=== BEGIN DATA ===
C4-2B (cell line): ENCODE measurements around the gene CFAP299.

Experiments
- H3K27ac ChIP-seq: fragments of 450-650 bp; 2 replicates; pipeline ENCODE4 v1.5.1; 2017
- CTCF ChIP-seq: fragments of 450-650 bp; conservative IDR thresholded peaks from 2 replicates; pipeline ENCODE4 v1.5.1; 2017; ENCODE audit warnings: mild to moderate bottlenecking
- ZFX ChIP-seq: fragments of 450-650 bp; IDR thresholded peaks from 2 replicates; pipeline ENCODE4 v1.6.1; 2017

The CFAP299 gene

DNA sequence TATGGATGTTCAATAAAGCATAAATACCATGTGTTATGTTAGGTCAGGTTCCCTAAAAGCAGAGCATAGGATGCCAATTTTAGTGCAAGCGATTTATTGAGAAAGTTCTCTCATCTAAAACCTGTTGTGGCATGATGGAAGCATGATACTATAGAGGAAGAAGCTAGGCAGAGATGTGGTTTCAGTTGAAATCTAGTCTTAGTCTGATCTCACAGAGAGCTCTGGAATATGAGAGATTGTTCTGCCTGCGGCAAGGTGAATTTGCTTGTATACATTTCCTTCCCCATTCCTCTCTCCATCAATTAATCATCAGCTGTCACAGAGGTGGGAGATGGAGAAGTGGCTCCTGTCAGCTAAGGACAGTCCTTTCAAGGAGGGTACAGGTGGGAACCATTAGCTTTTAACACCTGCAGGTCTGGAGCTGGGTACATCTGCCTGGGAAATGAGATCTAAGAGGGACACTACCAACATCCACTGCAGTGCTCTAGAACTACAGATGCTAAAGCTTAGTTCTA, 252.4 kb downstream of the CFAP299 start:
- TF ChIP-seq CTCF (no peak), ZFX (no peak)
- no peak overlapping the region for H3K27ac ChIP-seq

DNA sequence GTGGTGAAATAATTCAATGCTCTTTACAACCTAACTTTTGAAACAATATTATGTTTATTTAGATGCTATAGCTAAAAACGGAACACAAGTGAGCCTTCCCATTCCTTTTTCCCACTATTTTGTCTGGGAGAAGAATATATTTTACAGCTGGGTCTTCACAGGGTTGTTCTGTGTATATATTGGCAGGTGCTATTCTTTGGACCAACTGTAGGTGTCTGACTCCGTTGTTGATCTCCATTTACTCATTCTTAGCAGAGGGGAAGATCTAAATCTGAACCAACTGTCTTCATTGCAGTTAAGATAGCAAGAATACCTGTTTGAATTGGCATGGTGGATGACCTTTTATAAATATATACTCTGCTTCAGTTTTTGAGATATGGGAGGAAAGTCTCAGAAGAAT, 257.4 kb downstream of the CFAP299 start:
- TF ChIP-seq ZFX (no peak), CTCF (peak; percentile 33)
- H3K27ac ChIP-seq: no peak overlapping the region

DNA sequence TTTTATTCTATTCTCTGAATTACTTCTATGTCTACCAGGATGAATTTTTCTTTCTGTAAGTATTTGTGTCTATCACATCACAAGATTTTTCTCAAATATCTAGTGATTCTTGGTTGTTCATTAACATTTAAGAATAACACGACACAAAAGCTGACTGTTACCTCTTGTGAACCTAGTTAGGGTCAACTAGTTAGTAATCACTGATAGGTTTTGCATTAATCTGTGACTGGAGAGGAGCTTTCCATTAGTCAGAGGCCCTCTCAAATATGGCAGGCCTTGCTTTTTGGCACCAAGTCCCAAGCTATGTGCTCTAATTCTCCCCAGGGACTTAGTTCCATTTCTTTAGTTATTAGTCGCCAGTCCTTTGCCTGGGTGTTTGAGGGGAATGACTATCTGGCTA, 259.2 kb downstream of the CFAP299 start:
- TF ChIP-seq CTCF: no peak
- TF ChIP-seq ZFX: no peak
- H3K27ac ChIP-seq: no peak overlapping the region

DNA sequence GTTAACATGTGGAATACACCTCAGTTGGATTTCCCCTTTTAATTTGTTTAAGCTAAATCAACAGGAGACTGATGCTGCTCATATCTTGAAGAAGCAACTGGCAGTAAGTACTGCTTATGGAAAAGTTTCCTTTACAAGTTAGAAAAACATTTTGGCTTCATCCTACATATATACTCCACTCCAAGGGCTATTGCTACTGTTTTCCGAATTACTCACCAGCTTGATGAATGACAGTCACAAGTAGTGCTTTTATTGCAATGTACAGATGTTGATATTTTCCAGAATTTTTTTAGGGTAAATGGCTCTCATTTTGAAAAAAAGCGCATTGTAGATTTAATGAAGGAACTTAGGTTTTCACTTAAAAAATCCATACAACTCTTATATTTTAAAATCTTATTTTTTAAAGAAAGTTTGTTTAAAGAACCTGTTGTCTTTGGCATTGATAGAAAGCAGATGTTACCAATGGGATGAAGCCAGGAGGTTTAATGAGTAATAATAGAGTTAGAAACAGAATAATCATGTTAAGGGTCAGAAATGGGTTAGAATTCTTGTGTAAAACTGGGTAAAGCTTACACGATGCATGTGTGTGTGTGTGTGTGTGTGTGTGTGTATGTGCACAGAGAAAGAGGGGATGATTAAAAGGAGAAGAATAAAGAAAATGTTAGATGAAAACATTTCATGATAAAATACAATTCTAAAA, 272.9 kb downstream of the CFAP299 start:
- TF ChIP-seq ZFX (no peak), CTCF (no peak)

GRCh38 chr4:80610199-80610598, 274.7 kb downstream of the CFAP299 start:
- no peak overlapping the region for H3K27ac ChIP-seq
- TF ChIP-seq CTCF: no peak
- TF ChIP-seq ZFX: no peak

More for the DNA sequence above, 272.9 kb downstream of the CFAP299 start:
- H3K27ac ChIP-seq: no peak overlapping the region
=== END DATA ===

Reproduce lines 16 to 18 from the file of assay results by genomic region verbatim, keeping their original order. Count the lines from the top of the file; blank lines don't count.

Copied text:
- H3K27ac ChIP-seq: no peak overlapping the region

DNA sequence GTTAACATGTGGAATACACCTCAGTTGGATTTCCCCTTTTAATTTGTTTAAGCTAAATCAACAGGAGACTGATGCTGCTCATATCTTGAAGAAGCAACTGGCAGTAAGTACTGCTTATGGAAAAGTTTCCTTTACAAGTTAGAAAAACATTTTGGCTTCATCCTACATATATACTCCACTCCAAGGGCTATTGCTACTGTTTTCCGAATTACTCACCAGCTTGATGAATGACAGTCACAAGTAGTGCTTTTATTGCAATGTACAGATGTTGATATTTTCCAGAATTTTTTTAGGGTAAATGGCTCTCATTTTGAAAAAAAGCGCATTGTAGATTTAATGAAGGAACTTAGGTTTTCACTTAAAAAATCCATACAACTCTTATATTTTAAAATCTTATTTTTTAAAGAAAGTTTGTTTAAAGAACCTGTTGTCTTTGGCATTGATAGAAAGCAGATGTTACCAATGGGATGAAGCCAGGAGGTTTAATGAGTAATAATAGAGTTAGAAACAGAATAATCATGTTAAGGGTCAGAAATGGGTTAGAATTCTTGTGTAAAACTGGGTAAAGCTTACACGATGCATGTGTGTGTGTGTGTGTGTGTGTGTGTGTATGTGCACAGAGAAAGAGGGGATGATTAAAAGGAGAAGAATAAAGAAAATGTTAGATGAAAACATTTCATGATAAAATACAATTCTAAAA, 272.9 kb downstream of the CFAP299 start:
- TF ChIP-seq ZFX (no peak), CTCF (no peak)